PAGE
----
A former employee at the New Life Massage Parlor in Oak Grove recalls the night of Sept. 20 1994 starting off as a “girl’s night of fun”, before two women were found brutally murdered.

Mildred Phillips, formerly Burns, started working at the business, which was a front for prostitution, about two weeks before Gloria Ross, 18, and Candace Belt, 22, were found murdered. They were both shot in the head and had their throats slit.

Ed Carter, former Oak Grove police officer, and Frank Black are charged with two counts of murder, and former Oak Grove police detective Leslie Duncan is charged with two counts of complicity to murder in connection to the deaths of the two women.

Phillips and another woman, Tammy Sneed, who also testified in Christian Circuit Court earlier this week, left that night to take a friend home. When they returned, Phillips and Sneed had trouble getting through the door, but Phillips said she didn’t initially believe anything was wrong.

“You don’t think when you leave for 35-45 minutes that you are going to find what we did,” Phillips said during her testimony Friday, referring to the discovery of the bodies of Ross and Belt.

Phillips and Sneed immediately left to go get help after discovering their co-workers, Phillips recalled.

When Phillips detailed the events of the day, she said Carter was present, and came in to use the phone.

Attorney for Carter, Brandi Jones, introduced speculation around another gentleman that was also reportedly present that night.

Looking back at old police statements, Jones said Phillips had told police about a strange man who came into the parlor, who appeared to be Hispanic and was wearing Alabama sports clothing. He looked like he “was on something” and wearing a disguise, according to old statements.

Phillips had difficulty recalling the man, and said to her knowledge no leads or investigation ever ensued.

Defense attorney Stephanie Ritchie-Mize tried to poke holes in Phillips’ testimony with questions regarding Phillips’ marijuana and alcohol consumption that night. Phillips said she wasn’t inebriated.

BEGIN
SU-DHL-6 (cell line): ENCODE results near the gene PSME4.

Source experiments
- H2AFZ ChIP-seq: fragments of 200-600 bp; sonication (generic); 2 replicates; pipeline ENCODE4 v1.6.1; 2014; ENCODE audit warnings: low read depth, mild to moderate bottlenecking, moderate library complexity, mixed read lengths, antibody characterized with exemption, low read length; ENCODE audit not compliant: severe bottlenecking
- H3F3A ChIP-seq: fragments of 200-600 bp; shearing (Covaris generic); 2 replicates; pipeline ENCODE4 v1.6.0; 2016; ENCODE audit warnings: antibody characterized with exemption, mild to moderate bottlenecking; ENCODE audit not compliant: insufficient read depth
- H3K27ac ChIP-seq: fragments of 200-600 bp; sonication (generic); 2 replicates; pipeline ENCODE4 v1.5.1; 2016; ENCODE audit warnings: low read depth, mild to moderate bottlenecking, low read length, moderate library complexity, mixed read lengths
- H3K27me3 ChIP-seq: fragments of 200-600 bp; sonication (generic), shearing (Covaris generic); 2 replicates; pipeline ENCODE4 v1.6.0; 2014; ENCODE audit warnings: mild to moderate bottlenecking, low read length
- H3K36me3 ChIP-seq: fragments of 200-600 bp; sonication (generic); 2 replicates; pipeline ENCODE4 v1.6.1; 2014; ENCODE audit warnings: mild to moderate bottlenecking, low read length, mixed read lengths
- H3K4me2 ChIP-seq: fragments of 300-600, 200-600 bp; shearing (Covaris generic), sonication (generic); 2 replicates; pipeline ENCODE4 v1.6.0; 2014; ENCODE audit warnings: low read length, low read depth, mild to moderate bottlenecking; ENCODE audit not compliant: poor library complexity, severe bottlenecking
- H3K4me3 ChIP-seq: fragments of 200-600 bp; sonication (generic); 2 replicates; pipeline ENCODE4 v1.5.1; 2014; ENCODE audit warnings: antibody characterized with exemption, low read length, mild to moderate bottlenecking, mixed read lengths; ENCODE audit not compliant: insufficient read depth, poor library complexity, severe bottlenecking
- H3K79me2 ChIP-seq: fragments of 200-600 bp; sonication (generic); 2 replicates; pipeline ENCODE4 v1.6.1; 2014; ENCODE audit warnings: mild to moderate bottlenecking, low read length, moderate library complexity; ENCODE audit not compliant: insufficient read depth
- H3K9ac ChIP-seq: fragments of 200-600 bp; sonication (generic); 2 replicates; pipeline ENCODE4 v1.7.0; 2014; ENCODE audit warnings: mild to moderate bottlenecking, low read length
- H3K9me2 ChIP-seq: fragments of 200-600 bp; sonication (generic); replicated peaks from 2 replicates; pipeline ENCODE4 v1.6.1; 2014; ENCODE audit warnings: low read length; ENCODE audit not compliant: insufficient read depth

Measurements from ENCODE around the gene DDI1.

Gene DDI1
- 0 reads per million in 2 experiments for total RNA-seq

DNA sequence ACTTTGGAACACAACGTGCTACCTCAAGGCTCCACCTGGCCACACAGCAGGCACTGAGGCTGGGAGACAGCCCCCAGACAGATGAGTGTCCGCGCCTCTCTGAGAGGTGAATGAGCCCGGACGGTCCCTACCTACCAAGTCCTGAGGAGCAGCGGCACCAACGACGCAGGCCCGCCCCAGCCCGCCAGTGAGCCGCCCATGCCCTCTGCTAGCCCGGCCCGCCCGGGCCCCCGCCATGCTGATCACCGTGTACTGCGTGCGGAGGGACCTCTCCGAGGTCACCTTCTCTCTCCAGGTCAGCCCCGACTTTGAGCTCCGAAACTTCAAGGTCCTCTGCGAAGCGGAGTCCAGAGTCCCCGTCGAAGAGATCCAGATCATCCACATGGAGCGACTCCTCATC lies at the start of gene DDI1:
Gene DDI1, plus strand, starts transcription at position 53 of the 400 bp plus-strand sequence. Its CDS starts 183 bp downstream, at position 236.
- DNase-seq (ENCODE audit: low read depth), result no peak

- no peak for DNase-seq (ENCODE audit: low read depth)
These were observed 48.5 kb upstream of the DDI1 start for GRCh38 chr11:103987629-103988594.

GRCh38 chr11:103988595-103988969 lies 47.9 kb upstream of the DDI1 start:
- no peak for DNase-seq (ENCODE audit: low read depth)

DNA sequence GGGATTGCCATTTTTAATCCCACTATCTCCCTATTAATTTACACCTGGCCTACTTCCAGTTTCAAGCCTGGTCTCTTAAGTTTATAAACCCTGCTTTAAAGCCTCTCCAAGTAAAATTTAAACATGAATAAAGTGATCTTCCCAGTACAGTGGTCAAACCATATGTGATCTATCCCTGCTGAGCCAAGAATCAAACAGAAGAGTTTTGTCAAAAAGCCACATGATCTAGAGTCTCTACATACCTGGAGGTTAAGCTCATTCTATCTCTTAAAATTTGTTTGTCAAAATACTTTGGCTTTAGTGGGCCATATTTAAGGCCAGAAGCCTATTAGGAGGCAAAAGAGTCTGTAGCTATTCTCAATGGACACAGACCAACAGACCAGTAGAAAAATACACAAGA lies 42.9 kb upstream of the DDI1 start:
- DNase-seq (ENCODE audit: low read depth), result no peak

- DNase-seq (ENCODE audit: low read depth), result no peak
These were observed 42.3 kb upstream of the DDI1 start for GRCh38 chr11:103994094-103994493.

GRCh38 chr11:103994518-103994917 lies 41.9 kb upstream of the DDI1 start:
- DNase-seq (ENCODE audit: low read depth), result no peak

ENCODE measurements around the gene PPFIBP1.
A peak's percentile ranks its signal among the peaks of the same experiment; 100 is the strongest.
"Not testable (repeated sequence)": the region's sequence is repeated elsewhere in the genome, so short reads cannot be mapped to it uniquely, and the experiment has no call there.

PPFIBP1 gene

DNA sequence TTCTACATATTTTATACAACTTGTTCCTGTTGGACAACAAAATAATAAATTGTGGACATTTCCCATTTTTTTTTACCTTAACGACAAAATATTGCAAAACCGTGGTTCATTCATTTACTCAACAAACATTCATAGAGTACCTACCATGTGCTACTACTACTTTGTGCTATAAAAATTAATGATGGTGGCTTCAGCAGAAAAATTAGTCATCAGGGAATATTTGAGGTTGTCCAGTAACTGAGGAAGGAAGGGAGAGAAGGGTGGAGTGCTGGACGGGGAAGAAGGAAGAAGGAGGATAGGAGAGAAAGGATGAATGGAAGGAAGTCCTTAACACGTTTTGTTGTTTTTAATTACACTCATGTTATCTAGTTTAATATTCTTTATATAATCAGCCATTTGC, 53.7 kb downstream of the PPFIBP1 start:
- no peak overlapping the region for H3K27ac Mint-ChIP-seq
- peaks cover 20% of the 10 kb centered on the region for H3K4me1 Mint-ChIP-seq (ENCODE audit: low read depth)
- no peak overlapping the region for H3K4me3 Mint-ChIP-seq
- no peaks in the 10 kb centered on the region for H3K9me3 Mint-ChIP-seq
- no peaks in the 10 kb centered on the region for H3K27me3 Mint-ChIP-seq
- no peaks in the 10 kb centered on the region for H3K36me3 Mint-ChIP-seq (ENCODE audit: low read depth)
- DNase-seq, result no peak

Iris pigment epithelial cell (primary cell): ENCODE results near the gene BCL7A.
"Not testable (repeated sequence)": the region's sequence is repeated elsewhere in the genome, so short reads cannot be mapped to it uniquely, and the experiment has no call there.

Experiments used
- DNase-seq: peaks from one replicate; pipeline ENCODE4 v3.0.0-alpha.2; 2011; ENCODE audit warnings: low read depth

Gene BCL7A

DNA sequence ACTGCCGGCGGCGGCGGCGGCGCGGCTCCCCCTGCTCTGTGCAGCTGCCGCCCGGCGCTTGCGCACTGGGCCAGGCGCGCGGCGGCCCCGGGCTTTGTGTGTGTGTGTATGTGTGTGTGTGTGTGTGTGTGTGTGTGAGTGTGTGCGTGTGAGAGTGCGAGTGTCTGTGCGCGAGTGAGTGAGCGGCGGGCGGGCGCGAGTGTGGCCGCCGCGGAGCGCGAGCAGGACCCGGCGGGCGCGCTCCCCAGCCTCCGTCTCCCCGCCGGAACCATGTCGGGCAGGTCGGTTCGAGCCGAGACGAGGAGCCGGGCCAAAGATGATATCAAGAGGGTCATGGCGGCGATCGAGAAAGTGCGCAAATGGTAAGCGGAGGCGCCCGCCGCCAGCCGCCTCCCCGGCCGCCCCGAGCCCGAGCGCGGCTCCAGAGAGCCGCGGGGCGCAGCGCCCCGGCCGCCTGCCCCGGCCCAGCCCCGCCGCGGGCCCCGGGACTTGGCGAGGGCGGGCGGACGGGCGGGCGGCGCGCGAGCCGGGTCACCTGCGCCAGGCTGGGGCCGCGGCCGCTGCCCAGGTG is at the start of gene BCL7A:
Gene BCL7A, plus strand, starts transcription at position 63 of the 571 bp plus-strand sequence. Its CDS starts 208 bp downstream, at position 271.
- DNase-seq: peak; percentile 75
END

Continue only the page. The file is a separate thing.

“If I had any sort of a buzz, it went away pretty quick when we came back and found what we did,” Phillips said.

Also taking the stand Friday was Carol Hanlin, who was married to Carter during the time the murders took place.

She recalled Carter coming in around 4 a.m., and told him “the only thing open this time of night is legs.” He then complained to her about not having the washing machine fixed, she said.

Speculation ensued during cross examination around a gun that Carter had given Hanlin as a present, particularly on whether it was a .22 or a .38 and when the last time she saw it was. Hanlin said she doesn’t know what happened to it, and just assumed Carter took it back.

Her husband at the time wasn’t even at home long enough to go to sleep before he headed back out that night, she said.

The former wife of Carter also recalled concerns had by the owners of New Life, Tammy and Ron Papler, regarding a competing business in town.

Carter told them he would get it “shut down,” Hanlin explained, and when he did, the Paplers gave him $500 and took them out to eat at Logan’s Roadhouse.

Hanlin stated she used to clean at New Life, but all the money went to Carter. She said she wasn’t for sure the place was a brothel, but saw clues, such as condom wrappers in the trash and genital, breast, and bottom marks on the mirrors.

Stephanie Pugh, formerly Spurlin, also gave testimony on Friday. She worked as a sergeant at the Oak Grove Police Department during the time the murders occurred.

She recalled what she thought were donation made by the Paplers to the department, particularly in terms of equipment and cash.

Pugh, when questioned by Ritchie-Mize, said she did not receive any kick-backs from the Paplers.

After the murders, Pugh said she noticed a difference in Carter’s behavior, but didn’t see any real changes in Duncan.

Also testifying was forensic pathologist Dr. Mark LeVaughn, who performed the autopsy on Ross.

Joe Black, brother of Frank Black, was questioned Friday about when three officers came to search the home he was living at with his brother.

Black said he remembers an officer looking at a pornographic magazine, and telling him “Sir, you’re not going to find a murder weapon in there.”

He went onto to say the officers were looking for a knife, but not a gun.

The trial is scheduled to pick back up 8:30 a.m. Monday.

Reach Rebecca Walter at 270-887-3241 or rwalter@kentuckynewera.com.

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